Tis almost the season to be jolly, and to start the festive season off with a bang, the Whitehouse Gallery opens its annual winter exhibition.
The doors will open for preview from 11am on Saturday, November 3, when all are welcome to attend and enjoy bubbly and handmade chocolates. The exhibition will run until Saturday, January 5.
The recurring theme of this annual exhibition is small and affordable. There is a nice mix of favourite gallery regular exhibitors alongside brand new fine art and craft makers, combining multiple mediums and styles to hopefully provide lots of variety, with a little something for everyone.
The Whitehouse is welcoming two outstanding landscape painters to the gallery, Paul Bennett and Grace McDonald Cameron. Both hold a fascination with the sea in particular, and their semi-abstract interpretations are both dramatic and atmospheric. Each artist likes to add layers and rich textures, poured paint and brush/palette knife marks to create a painting which is most definitely a painting. The results are exquisite.
For something a bit different, there are still life paintings by Gwen Adair and Aileen Wrennall. Local artist Gwen enjoys still life painting as it lets her explore the colours and textures of the things around her, while Aileen is inspired by the vibrant, strong or delicate colours in many flowers which often mark a starting point for her still life works. There will also be some striking figurative paintings from local artist Adam German.
Returning fine artists include Fiona Millar with her art deco style beltie landscape and still life paintings, local scenes painted by Stewart Lammie and Kevan McGinty and semi-abstract still life work by James Fraser. The Whitehouse is also pleased to welcome back Helen Tabor with her magical figurative and land/seascape oils, as well as Emma Williams with her contemporary vibrant still life works.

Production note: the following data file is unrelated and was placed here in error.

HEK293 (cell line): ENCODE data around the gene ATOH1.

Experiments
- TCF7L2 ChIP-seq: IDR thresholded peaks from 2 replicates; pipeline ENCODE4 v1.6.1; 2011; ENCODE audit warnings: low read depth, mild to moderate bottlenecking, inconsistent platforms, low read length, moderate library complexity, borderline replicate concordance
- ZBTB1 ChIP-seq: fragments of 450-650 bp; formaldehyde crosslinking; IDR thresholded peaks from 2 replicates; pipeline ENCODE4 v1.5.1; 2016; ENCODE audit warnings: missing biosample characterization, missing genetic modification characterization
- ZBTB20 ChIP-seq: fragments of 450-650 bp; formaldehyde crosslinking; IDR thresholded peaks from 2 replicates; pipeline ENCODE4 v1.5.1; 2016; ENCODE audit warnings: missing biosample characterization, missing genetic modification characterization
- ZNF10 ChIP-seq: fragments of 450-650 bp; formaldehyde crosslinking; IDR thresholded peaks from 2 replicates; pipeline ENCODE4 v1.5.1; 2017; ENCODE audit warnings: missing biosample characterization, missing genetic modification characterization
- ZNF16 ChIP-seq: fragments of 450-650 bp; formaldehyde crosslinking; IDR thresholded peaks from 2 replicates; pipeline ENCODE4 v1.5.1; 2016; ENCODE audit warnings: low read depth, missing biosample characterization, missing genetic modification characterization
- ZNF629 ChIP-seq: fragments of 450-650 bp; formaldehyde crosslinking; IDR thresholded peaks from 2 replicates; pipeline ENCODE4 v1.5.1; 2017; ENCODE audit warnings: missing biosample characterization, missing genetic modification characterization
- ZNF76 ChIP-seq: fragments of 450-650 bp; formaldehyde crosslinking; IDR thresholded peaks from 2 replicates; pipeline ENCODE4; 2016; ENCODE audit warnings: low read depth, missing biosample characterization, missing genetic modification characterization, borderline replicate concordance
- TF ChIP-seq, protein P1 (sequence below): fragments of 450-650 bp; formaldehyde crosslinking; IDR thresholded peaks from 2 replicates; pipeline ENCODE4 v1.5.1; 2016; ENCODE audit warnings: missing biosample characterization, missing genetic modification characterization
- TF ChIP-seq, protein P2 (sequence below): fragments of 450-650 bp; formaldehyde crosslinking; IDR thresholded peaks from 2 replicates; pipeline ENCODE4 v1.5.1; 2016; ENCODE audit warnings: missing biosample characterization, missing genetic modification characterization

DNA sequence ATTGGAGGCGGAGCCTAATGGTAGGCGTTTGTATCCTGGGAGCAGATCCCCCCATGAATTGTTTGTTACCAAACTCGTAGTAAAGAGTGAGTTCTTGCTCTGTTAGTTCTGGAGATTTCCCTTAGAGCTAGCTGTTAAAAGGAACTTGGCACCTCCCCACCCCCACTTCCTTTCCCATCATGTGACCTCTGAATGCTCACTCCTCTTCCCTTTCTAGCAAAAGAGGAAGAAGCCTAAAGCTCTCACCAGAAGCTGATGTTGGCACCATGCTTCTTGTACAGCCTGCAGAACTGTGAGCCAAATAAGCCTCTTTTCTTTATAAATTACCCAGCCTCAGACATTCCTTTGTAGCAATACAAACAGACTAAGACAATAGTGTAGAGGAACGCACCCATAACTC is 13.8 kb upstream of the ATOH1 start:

There will be a nice mix of Applied art and craft, with a few new makers thrown into the mix. These include unique assemblages by Linda Lovett of Beastie Brooches, combining verdigris copper animals with a mixture of broken teacups, ceramics and other trinkets. The result is something really rather magical to hang on the wall.
New jewellery will be provided by designer Cindy Ashbridge, whose collection of contemporary jewellery features translucent quartz and semi-precious gemstones which reveal designs hidden beneath. Her silver and gold jewellery features patterns influenced by nature, ethnic symbols and primitive jewellery designs, resulting in eye catching and bold pieces.
Felt-maker Linda Keith will be exhibiting some of her felted merino wool wall pieces, scarves and cushions, whilst Sarah Wilson is showing some of her driftwood sculptural pieces. There is also an abundance of regular craft makers including ceramic and bronze animal sculpture by Paul Jenkins, ceramic sculpture by Urpu Sellar and Helen Kemp, glassware by Stuart Akroyd and Helen Davies, ceramic tableware by Kinsman-Blake, wood and furniture by Phil Crennell, jewellery by Lesley Strickland, Kate Hamilton Hunter and a variety of designers, driftwood sculpture by Shirley Vauvelle and Lynn Muir, basket ware by Trevor Leat, prints, cards and more.